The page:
The U.S. 27th Division Field-Issued British Enlisted Jacket

Published: 10 April 2024

By Michael Santoro
Special to the Doughboy Foundation website

Santoro image 1 framed

This British Pattern 1902 Other Ranks Service Jacket was field-issued to a Sergeant in Company M of the 106th Infantry Regiment, 27th Division. The buttons have all been replaced with US buttons, there is a U.S. Army Sergeant rate on the right sleeve, The 106th Infantry Regiment went overseas on May 10th, 1918, aboard the USS President Lincoln. After three months of training with the British army, they entered their first defensive sector. The 106th occupied the Dickebusch Lake and Scherpenberg Sector from July 25th – August 13th, 1918. They took part in the Ypres-Lys Offensive in Belgium from August 19th – September 3rd, and the Somme Offensive from September 24th – October 22nd, 1918, all while attached to the British, being issued SMLE Rifles, Lewis Machine Guns, and a myriad of other British manufactured accoutrements. In this very rare case, a soldier even wore a British Army uniform.

This jacket was likely issued to the Sergeant as a replacement tunic in the field due to either a wound or wardrobe malfunction. Note the scratched in collar disc & US uniform buttons to denote his organization despite wearing a British Army uniform. He certainly fought at the Somme Offensive wearing this uniform. I’ve scoured the rosters of Company M and have found twenty-two men who may have worn this jacket.

The Sergeants of Company M returning aboard the USS Leviathan on February 26th, 1919 were Erland Wagner, Albert Sarmento, John J. McClurg, Johannes Scharf (Mess Sgt), Edwin A. Kraft, Joseph G. Thompson, John B. Scanlan, John F. Leggett, Hubert J. Scallon, Andrew J. Gabarine, Louis F. Orr (From Boston, Mass), Raymond Callahan, Charles H. Small, Eugene F. Mullally.

The Sergeants of Company M who went overseas on May 10th, 1918 but didn’t return with the company on February 26th, 1919, were Eugene P. Traitler, George J. Maule, Jay L. Hawthorne, Milton Griesbach, William I. Tucker, John J. McAuliffe, Matthew F. Shillitto, and John G. Manson. Two of these men fell in action.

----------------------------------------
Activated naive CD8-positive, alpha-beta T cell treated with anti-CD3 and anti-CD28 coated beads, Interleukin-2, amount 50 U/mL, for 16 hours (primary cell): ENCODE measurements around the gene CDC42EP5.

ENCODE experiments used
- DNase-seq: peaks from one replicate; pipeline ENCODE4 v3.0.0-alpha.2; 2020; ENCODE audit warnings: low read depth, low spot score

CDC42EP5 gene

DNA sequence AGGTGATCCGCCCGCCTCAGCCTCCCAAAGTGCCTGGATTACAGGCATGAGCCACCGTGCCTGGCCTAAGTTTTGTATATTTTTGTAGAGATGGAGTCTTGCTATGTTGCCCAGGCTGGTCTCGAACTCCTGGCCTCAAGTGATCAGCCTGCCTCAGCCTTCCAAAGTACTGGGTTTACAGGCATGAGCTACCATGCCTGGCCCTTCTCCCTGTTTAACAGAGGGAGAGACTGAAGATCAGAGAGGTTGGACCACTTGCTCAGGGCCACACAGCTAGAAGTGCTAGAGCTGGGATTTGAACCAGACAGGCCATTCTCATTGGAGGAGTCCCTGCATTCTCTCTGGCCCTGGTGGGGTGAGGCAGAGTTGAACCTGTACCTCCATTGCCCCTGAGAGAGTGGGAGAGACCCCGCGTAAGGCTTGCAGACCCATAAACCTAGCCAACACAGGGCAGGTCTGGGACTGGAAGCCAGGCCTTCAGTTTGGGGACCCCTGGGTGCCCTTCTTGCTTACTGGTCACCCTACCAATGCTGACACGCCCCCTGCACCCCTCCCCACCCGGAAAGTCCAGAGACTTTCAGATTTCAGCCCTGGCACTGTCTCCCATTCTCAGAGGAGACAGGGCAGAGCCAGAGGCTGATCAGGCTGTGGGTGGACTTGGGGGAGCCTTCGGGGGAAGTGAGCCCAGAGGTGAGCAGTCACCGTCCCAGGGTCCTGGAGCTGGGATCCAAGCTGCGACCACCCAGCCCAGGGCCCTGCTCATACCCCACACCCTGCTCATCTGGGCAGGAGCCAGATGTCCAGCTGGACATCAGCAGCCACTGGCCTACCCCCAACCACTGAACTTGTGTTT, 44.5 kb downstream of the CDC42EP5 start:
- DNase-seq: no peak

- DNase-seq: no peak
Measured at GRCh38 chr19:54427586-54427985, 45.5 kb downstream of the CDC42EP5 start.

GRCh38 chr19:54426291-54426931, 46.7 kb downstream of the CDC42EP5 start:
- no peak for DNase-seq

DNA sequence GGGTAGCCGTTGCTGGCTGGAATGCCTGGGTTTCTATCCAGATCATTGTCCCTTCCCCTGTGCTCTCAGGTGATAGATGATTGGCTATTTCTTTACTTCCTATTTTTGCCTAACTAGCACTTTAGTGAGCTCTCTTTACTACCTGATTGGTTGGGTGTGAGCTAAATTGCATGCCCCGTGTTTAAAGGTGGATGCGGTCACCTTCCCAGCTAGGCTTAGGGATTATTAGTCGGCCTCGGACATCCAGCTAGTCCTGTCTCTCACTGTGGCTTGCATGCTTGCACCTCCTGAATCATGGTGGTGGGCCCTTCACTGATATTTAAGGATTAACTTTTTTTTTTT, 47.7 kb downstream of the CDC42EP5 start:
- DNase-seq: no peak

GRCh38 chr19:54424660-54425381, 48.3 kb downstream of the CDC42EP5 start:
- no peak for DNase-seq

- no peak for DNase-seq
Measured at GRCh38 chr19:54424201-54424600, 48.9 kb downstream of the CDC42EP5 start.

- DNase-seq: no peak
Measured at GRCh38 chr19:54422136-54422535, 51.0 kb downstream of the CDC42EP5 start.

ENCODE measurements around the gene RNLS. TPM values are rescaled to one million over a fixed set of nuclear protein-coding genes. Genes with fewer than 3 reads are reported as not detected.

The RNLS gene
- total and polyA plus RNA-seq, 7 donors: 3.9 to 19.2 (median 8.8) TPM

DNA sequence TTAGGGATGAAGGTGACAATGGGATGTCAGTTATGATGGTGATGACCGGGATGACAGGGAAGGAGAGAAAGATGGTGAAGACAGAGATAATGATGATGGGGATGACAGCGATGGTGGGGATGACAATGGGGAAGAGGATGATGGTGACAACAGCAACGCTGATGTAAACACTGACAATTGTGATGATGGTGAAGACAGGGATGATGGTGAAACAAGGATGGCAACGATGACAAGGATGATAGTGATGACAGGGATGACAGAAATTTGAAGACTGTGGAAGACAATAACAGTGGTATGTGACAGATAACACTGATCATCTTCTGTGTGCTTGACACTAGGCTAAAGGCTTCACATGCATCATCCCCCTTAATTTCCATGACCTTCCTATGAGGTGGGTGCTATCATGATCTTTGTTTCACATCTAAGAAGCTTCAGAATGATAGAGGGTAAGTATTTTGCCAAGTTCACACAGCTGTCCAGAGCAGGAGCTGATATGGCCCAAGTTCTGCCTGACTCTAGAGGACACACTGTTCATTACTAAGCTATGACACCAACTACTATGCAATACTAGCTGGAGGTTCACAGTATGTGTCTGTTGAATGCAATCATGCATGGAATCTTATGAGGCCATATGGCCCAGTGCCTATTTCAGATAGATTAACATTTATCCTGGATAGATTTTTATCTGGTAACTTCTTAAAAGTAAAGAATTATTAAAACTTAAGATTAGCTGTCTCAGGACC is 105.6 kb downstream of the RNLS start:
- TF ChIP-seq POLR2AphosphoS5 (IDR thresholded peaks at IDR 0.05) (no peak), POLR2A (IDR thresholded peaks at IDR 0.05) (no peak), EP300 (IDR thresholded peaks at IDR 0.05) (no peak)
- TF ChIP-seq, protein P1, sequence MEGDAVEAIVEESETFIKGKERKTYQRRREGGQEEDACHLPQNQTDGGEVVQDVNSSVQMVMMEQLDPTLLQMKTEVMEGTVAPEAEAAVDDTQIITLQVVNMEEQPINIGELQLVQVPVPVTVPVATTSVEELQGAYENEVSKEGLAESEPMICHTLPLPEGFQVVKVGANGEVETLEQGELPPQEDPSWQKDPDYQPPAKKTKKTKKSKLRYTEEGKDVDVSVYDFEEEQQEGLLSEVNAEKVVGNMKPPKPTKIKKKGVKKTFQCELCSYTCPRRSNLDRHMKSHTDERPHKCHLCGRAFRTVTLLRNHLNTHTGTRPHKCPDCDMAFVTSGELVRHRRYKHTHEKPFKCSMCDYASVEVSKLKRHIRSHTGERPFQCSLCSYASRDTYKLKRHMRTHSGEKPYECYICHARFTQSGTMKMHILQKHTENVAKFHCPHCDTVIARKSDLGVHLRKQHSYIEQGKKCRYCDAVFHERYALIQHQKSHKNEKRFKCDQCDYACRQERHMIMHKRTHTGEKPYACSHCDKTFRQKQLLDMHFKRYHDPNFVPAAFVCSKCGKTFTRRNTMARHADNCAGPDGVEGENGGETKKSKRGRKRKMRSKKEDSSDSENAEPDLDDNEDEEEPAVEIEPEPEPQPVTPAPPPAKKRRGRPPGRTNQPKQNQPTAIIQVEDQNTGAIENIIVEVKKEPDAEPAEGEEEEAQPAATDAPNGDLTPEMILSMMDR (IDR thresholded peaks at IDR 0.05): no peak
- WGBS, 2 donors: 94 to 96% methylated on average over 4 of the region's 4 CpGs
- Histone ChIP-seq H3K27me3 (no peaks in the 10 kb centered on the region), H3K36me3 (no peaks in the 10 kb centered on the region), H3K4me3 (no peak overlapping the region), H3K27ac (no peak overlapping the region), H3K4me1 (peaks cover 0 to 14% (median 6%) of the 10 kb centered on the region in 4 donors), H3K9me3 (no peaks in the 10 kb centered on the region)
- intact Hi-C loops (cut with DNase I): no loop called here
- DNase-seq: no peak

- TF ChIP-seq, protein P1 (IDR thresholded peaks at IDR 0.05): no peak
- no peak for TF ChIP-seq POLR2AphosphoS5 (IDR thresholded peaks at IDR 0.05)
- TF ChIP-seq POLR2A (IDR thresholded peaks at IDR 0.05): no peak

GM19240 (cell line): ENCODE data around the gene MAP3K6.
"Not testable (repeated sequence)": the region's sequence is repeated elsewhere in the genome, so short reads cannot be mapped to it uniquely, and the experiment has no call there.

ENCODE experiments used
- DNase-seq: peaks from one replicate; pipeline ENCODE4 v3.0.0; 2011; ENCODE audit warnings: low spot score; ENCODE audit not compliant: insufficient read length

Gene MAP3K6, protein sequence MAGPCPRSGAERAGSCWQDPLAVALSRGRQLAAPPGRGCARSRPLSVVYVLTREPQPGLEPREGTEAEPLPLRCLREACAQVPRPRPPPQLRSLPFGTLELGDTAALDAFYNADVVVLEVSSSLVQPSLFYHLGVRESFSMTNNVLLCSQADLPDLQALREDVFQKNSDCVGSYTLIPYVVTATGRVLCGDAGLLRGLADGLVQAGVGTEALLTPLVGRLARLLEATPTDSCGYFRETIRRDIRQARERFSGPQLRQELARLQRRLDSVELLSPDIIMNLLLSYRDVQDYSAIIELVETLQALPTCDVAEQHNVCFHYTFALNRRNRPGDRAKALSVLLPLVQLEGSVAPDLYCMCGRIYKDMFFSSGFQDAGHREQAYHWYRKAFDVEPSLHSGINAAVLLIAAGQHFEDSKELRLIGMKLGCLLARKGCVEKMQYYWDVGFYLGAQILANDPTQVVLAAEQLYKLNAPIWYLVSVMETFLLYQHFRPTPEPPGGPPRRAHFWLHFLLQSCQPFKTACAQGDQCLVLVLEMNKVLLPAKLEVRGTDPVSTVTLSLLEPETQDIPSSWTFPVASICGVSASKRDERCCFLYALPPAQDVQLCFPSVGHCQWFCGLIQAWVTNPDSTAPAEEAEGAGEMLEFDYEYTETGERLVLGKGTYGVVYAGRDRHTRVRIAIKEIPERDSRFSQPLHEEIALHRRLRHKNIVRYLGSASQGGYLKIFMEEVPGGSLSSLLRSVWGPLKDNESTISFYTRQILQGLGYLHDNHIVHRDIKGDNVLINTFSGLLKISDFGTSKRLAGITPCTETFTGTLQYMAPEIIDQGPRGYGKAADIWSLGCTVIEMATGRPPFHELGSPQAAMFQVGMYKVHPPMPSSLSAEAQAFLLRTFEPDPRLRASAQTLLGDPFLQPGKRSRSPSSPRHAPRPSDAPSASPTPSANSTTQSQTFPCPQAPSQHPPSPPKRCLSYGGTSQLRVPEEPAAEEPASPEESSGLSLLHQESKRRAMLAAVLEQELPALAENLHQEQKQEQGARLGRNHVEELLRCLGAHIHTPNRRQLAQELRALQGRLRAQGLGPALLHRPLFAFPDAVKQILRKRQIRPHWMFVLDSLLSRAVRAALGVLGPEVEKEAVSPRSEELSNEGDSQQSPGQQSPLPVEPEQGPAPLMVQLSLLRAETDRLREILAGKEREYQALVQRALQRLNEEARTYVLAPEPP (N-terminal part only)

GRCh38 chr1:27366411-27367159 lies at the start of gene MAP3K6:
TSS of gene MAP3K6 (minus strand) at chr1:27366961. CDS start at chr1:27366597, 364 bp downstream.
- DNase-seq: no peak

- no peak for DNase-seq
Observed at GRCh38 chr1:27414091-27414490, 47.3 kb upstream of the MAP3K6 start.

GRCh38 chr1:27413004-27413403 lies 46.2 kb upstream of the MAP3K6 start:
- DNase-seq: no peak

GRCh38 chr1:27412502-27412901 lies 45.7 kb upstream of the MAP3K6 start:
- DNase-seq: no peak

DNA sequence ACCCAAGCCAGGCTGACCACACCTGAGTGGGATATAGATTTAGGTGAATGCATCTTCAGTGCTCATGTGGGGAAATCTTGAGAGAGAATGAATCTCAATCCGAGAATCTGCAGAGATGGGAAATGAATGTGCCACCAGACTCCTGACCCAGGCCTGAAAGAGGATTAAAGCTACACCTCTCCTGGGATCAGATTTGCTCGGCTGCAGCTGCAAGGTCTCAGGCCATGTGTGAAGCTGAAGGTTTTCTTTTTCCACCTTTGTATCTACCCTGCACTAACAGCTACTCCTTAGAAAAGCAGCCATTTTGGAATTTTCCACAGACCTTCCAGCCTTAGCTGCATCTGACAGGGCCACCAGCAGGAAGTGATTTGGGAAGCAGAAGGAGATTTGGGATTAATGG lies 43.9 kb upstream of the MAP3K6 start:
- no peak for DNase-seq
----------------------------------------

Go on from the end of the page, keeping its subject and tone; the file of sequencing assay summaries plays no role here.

Sergeant Milton Griesbach was killed in action on September 26th, 1918, during the Somme Offensive.

Sergeant John G. Manson died from wounds received in action on October 2nd, 1918, also during the Somme Offensive.

Here is an excerpt from A Short History and Illustrated Roster of the 106th Infantry, depicting headshots of the nine sergeants of Company M in October 1917.

There is a good bit of mothing across the uniform, but in my humble opinion, it’s all in the right places, and somehow adds to the character of this great uniform. Despite not being named, it has become one of the centerpieces of my collection. This uniform came from the collection of the late Ron Northrup, a renowned collector of the First World War.

Michael R. Santoro is a history researcher, preservationist, and World War I Antiquarian. He has been collecting World War I militaria for some seven years. He finished both bachelor’s and master’s degrees at the University at Buffalo, New York, in Environmental Design & Architecture/Historic Preservation, respectively. He now runs his own historic research business, Santoro Military Researchers, providing quality, quick, and affordable military research.



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